Justin Cook, 5 November 2014

This is, indeed, a win for everyone. Cook’s issues with non-payment and infringement have been resolved and the greater community, including the infringing parties, will be working together to educate the public about the rights of creative workers, which I’m sure will include coverage of how to respect the copyright of photographers. I don’t think I could’ve imagined a better outcome.

I’m especially happy for this news. I’ve known Justin Cook basically since my start as a photojournalist, when we spent time together at the Flint Journal in Michigan. He’s a heck of a nice guy and a great photographer. Make sure to check out his portfolio and his most recent project, Made In Durham, a look at the effects of homicide, incarceration and gentrification in Durham, North Carolina.

University of North Carolina steals photographer’s work, claims it could not have known photo was not free to use

UPDATE (5 Nov. 2014): The University and Justin Cook have reached a settlement. Read this post for more info.

Original post: This is a case that defies belief. The University of North Carolina used a photo by photographer Justin Cook on a departmental Facebook page without permission. When Cook, who attended UNC and is based in Durham, North Carolina, contacted the university about the unauthorized usage, university lawyers wrote back saying that they removed the image, do not acknowledge that it was an infringing usage, and could not have known that the image was copyrighted and not intended for redistribution. The image was taken from Cook’s wife’s wedding photography portfolio site.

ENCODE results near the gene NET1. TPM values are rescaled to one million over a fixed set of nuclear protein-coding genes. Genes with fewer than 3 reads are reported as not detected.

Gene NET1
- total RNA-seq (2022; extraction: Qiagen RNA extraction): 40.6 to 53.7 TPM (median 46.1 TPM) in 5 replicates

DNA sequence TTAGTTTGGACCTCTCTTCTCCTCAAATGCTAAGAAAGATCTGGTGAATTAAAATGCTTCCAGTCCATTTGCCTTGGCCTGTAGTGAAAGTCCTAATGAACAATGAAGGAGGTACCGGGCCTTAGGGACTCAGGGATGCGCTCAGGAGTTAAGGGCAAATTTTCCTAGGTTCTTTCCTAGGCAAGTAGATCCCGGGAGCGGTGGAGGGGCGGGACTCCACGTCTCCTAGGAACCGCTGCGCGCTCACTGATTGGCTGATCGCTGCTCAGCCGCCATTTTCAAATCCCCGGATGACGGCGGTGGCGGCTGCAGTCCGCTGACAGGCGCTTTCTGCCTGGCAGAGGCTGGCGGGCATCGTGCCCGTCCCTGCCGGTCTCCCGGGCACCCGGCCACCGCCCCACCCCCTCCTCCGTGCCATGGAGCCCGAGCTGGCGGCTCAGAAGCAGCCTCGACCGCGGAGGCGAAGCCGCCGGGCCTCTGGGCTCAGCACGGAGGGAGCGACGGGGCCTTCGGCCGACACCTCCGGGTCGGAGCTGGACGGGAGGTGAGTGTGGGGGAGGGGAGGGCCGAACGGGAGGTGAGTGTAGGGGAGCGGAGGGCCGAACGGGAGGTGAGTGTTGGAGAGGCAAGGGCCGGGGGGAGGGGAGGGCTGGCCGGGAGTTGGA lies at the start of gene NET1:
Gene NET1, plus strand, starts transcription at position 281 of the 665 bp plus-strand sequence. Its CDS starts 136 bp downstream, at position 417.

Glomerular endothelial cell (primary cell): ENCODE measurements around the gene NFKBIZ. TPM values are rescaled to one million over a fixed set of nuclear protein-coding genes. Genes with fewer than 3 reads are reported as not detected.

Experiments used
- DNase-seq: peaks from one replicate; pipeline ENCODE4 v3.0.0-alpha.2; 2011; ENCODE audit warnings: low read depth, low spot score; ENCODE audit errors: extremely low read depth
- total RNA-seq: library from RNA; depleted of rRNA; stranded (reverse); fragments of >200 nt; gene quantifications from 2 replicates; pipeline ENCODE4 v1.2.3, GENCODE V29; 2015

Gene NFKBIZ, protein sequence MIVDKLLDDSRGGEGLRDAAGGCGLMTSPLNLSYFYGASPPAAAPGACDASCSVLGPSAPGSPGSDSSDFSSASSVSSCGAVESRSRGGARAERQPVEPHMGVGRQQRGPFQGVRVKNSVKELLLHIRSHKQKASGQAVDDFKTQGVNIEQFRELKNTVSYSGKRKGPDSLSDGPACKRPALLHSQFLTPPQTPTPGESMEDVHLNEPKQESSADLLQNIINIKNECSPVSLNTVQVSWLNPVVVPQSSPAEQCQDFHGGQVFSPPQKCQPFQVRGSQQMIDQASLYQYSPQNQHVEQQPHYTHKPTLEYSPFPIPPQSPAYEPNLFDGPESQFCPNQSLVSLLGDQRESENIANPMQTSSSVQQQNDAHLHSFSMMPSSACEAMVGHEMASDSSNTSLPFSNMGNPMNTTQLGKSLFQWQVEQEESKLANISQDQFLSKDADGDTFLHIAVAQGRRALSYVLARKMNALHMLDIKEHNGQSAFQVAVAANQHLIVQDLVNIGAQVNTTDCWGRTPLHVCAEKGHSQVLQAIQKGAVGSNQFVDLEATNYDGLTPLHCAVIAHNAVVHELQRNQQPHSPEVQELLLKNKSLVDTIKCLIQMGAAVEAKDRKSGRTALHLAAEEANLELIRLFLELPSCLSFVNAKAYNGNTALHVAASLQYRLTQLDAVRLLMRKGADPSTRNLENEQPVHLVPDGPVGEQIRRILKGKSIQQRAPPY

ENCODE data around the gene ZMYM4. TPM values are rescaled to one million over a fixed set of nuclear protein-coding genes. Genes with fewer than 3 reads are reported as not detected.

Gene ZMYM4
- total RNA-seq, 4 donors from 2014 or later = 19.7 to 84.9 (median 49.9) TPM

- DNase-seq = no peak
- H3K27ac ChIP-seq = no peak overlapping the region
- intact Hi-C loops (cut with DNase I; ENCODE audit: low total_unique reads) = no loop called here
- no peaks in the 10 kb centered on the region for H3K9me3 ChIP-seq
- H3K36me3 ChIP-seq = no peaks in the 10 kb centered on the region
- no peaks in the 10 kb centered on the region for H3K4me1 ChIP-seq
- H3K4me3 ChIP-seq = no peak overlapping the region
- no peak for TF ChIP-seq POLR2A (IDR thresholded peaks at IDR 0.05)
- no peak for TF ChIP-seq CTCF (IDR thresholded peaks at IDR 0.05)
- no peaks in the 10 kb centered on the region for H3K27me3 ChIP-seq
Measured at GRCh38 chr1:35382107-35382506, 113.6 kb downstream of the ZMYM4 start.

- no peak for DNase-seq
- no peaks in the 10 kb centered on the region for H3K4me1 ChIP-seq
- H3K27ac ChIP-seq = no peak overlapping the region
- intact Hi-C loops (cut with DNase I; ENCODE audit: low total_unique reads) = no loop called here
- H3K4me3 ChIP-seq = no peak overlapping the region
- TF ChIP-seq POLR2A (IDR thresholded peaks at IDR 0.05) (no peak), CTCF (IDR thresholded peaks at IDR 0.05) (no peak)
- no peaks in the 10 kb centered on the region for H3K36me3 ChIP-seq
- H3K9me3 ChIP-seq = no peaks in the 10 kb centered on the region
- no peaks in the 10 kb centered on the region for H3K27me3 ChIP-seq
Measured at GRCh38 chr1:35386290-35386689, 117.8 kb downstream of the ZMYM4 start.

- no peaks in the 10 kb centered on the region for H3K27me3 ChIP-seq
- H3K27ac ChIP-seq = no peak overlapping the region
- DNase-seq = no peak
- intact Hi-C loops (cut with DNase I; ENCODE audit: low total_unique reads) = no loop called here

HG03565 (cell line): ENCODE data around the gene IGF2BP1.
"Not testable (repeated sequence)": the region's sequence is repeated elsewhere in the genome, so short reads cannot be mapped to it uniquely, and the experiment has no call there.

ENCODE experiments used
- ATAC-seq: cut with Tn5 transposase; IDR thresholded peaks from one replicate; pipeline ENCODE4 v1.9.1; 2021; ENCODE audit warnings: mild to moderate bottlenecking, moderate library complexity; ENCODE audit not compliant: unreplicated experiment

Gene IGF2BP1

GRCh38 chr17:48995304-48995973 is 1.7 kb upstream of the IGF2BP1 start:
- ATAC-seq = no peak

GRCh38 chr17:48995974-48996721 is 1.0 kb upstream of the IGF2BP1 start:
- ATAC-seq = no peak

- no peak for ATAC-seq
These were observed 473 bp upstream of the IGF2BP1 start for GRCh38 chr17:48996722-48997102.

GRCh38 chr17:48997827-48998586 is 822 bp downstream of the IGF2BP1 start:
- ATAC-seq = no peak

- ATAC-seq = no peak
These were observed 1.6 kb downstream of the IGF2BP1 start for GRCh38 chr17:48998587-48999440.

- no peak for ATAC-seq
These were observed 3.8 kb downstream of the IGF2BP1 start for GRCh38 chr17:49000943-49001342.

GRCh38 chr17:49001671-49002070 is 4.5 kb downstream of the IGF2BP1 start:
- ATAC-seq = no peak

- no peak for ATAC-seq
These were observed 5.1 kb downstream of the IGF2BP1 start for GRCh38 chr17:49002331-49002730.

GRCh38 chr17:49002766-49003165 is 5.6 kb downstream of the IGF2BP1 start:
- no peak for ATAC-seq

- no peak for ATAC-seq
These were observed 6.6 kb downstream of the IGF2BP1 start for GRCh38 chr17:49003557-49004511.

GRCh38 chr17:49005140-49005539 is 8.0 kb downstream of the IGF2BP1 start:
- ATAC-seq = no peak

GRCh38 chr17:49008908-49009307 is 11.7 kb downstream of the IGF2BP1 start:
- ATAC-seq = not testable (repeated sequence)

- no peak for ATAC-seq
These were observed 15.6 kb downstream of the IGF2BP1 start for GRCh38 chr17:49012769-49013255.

Cook has written back and forth with the University and its representatives, and NPPA General Counsel Mickey Osterreicher stepped in with a letter to UNC explaining just why their response is wrongheaded, abusive of copyright, and generally unbelievable. UNC refuses to budge on the issue, essentially saying that because Cook put the image online, he was essentially allowing free usage of the image by anyone. There’s a detailed look at the whole saga on the Crusade For Arts website.

“I felt like their counsel’s comments were a backhanded way of saying to me: ‘you shouldn’t have put your work on the internet if you didn’t want it used.'” Justin Cook

In my dealings with copyright infringement, I’ve generally followed this advice. A cordial but direct approach to the right people at the offending organization usually results in an acknowledgement of wrongdoing, removal of the infringing usage, and payment. But Cook wasn’t as lucky in this case. It seems like the only option now is to pursue legal action, and that’s a costly endeavor.

It’s sad to see a University treat a photographer–and a graduate of that University!–with so little respect and disregard for copyright. UNC has a host of issues at the moment, though, so my guess is that this copyright case is low on their priority list. But, the institution recently paid $782,000 to hire a PR firm to handle its response to scandals plaguing the university, so you’d think they could afford a few thousand dollars to settle the unauthorized image usage.